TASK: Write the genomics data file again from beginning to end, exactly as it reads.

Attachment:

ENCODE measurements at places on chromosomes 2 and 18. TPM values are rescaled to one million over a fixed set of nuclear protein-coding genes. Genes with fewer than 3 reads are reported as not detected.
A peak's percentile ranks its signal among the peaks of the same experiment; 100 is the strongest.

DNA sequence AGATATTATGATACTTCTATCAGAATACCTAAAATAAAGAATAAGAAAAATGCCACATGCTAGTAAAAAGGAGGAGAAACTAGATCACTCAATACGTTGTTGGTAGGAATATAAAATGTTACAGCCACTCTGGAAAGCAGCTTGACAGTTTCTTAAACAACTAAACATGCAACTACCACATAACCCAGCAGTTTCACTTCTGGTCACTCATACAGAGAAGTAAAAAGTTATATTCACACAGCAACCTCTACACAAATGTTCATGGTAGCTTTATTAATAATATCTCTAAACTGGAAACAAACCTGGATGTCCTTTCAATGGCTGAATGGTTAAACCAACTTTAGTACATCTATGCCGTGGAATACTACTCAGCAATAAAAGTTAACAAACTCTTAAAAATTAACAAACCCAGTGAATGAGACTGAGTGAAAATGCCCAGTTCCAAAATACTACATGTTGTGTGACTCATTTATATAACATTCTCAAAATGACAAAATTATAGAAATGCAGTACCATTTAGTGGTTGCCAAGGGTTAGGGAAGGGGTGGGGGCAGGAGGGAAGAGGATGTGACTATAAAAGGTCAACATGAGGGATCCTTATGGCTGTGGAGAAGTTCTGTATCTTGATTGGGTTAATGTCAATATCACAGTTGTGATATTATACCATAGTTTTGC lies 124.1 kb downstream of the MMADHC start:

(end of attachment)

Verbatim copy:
ENCODE measurements at places on chromosomes 2 and 18. TPM values are rescaled to one million over a fixed set of nuclear protein-coding genes. Genes with fewer than 3 reads are reported as not detected.
A peak's percentile ranks its signal among the peaks of the same experiment; 100 is the strongest.

DNA sequence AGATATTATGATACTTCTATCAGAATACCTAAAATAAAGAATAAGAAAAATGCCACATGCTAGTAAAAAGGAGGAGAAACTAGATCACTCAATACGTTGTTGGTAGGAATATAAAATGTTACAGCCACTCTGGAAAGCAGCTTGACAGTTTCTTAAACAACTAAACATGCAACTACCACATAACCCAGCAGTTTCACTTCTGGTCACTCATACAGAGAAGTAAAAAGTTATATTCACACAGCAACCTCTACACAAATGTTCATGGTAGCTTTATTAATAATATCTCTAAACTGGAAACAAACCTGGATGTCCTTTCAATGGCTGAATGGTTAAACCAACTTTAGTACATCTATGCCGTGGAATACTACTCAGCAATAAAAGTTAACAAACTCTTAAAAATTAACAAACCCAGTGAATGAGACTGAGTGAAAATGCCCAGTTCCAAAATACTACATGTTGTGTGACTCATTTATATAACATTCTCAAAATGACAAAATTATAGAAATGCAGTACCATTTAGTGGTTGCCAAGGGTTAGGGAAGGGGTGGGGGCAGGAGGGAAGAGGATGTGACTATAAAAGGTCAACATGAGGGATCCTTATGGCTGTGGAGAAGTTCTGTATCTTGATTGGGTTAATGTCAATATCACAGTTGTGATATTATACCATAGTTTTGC lies 124.1 kb downstream of the MMADHC start: